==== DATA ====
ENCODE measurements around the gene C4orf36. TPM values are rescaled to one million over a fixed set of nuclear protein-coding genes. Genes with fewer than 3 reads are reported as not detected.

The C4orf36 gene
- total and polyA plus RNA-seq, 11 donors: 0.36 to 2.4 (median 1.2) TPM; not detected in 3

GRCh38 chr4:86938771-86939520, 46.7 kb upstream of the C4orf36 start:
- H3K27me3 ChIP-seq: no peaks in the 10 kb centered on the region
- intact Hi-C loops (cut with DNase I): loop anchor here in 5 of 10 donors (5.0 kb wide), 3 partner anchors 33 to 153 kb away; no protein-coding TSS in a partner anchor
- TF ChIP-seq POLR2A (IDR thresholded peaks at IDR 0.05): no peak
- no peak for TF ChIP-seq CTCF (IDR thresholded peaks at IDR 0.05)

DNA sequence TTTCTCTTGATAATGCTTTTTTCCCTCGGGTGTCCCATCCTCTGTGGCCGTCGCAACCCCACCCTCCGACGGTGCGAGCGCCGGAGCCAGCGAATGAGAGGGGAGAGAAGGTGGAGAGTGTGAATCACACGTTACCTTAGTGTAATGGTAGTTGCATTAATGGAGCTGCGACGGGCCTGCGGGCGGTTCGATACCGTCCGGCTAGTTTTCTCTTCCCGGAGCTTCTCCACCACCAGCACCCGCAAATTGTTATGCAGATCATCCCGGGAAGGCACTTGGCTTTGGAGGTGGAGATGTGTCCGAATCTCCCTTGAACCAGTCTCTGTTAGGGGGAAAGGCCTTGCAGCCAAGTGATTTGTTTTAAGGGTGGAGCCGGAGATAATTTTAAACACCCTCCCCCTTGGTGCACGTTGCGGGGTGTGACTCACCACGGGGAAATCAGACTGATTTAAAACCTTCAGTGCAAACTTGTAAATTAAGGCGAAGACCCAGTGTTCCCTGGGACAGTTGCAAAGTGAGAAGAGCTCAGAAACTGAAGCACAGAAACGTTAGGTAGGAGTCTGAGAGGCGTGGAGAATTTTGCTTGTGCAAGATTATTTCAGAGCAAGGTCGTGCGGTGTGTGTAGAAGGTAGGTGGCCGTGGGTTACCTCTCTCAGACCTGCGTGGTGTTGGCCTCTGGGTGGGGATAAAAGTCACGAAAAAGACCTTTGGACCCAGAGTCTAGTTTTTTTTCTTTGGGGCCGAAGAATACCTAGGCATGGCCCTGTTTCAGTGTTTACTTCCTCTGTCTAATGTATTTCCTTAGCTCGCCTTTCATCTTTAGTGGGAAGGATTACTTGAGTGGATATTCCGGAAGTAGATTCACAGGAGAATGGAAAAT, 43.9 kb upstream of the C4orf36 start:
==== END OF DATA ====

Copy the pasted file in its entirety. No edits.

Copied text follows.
ENCODE measurements around the gene C4orf36. TPM values are rescaled to one million over a fixed set of nuclear protein-coding genes. Genes with fewer than 3 reads are reported as not detected.

The C4orf36 gene
- total and polyA plus RNA-seq, 11 donors: 0.36 to 2.4 (median 1.2) TPM; not detected in 3

GRCh38 chr4:86938771-86939520, 46.7 kb upstream of the C4orf36 start:
- H3K27me3 ChIP-seq: no peaks in the 10 kb centered on the region
- intact Hi-C loops (cut with DNase I): loop anchor here in 5 of 10 donors (5.0 kb wide), 3 partner anchors 33 to 153 kb away; no protein-coding TSS in a partner anchor
- TF ChIP-seq POLR2A (IDR thresholded peaks at IDR 0.05): no peak
- no peak for TF ChIP-seq CTCF (IDR thresholded peaks at IDR 0.05)

DNA sequence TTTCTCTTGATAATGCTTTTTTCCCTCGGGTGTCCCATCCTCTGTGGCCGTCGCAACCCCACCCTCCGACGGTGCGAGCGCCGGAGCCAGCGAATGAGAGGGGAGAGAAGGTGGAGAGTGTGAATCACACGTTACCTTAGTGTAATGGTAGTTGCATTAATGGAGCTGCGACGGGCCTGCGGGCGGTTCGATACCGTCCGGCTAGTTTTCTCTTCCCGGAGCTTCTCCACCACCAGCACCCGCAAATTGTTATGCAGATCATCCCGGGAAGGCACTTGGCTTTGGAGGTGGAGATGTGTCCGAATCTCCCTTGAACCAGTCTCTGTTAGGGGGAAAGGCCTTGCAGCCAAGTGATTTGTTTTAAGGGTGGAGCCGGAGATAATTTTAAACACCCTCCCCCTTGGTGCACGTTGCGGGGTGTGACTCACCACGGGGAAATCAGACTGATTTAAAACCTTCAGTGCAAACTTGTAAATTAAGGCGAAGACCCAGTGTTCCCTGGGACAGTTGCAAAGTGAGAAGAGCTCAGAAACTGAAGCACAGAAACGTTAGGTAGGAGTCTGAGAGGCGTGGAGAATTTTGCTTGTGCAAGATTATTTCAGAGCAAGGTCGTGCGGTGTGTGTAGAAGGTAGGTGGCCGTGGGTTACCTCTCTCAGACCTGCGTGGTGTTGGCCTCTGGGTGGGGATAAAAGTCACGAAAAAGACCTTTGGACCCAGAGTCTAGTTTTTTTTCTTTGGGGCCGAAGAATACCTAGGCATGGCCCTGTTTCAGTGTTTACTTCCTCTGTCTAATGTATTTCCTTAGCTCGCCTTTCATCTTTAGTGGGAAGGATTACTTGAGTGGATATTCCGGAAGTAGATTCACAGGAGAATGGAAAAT, 43.9 kb upstream of the C4orf36 start: